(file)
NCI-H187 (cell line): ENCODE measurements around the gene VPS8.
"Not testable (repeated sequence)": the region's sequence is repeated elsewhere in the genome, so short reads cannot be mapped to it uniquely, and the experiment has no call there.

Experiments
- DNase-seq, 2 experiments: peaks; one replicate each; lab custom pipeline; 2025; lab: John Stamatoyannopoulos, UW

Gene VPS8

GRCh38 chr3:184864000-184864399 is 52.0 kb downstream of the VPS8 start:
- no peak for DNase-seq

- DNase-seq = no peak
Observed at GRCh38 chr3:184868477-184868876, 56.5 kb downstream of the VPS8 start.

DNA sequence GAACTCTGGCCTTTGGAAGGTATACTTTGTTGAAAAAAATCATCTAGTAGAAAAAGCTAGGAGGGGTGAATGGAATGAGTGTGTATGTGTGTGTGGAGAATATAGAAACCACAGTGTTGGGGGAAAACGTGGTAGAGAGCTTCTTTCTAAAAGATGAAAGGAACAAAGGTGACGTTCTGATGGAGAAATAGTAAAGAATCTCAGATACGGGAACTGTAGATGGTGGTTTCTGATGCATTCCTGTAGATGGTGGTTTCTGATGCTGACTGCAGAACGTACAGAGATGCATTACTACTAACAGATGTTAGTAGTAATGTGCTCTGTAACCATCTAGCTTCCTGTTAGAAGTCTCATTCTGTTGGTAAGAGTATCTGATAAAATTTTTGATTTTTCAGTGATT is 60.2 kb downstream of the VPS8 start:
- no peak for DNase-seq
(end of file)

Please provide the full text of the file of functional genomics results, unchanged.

NCI-H187 (cell line): ENCODE measurements around the gene VPS8.
"Not testable (repeated sequence)": the region's sequence is repeated elsewhere in the genome, so short reads cannot be mapped to it uniquely, and the experiment has no call there.

Experiments
- DNase-seq, 2 experiments: peaks; one replicate each; lab custom pipeline; 2025; lab: John Stamatoyannopoulos, UW

Gene VPS8

GRCh38 chr3:184864000-184864399 is 52.0 kb downstream of the VPS8 start:
- no peak for DNase-seq

- DNase-seq = no peak
Observed at GRCh38 chr3:184868477-184868876, 56.5 kb downstream of the VPS8 start.

DNA sequence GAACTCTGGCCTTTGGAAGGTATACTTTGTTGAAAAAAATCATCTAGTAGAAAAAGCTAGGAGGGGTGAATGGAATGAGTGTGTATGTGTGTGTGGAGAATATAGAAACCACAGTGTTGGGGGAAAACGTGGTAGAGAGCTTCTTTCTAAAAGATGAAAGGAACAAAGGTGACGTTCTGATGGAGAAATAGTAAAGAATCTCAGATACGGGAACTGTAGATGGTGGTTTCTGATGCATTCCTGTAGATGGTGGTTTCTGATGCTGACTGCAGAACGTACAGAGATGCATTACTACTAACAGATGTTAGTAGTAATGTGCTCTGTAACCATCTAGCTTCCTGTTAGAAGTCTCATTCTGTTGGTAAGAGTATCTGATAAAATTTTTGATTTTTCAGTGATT is 60.2 kb downstream of the VPS8 start:
- no peak for DNase-seq